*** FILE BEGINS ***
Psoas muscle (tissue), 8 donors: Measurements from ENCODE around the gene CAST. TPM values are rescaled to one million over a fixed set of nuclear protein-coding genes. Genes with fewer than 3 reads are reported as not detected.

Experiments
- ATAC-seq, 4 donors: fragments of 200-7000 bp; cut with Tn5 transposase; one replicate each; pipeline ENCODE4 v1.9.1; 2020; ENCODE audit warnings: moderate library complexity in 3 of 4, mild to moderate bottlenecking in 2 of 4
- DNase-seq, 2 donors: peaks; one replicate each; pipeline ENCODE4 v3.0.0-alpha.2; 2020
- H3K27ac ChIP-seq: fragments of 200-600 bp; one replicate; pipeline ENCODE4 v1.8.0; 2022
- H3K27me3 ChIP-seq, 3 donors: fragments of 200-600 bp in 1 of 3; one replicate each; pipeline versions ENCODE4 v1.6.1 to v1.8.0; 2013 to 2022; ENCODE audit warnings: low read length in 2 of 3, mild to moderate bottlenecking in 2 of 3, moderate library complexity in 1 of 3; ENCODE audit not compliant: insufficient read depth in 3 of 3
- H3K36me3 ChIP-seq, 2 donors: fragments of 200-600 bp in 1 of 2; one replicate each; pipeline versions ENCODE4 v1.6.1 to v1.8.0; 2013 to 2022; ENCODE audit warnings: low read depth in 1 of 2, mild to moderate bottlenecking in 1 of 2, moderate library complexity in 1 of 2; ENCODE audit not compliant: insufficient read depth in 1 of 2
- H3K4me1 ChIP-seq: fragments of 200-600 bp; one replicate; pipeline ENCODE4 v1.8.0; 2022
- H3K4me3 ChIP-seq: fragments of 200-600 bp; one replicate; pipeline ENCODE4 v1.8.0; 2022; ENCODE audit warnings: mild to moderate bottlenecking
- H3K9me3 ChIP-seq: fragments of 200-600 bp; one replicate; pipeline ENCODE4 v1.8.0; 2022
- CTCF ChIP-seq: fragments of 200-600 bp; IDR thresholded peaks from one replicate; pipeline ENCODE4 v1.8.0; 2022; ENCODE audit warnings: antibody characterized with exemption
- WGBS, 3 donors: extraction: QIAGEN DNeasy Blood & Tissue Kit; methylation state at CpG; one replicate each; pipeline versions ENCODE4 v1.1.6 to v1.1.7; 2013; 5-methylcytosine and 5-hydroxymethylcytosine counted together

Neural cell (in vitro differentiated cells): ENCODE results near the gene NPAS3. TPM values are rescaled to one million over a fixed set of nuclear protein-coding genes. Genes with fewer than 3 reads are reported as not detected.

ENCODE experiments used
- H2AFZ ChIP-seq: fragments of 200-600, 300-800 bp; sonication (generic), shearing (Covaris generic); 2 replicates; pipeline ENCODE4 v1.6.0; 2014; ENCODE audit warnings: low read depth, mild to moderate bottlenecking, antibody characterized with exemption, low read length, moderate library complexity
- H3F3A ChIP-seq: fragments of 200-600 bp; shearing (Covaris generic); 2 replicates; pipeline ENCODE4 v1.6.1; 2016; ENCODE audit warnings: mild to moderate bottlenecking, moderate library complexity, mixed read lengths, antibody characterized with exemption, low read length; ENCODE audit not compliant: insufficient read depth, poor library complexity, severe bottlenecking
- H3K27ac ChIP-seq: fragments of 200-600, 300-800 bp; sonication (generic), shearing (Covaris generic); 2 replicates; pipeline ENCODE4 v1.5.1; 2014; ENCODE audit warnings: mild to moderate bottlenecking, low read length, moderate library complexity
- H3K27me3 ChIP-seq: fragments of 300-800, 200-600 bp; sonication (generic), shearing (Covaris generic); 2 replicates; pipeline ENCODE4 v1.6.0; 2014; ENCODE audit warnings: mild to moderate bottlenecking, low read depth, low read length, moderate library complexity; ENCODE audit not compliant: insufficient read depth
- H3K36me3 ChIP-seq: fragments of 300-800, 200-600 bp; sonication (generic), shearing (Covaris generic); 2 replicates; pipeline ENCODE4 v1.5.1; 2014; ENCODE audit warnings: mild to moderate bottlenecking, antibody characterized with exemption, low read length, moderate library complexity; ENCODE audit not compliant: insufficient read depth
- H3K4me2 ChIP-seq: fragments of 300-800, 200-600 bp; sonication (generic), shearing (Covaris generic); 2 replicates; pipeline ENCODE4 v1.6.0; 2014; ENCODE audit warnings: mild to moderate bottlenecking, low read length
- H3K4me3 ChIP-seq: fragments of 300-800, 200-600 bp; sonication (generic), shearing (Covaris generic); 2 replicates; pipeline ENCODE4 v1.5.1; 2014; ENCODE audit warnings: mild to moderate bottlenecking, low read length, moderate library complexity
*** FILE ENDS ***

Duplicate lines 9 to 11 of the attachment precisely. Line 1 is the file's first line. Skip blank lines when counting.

- H3K4me3 ChIP-seq: fragments of 200-600 bp; one replicate; pipeline ENCODE4 v1.8.0; 2022; ENCODE audit warnings: mild to moderate bottlenecking
- H3K9me3 ChIP-seq: fragments of 200-600 bp; one replicate; pipeline ENCODE4 v1.8.0; 2022
- CTCF ChIP-seq: fragments of 200-600 bp; IDR thresholded peaks from one replicate; pipeline ENCODE4 v1.8.0; 2022; ENCODE audit warnings: antibody characterized with exemption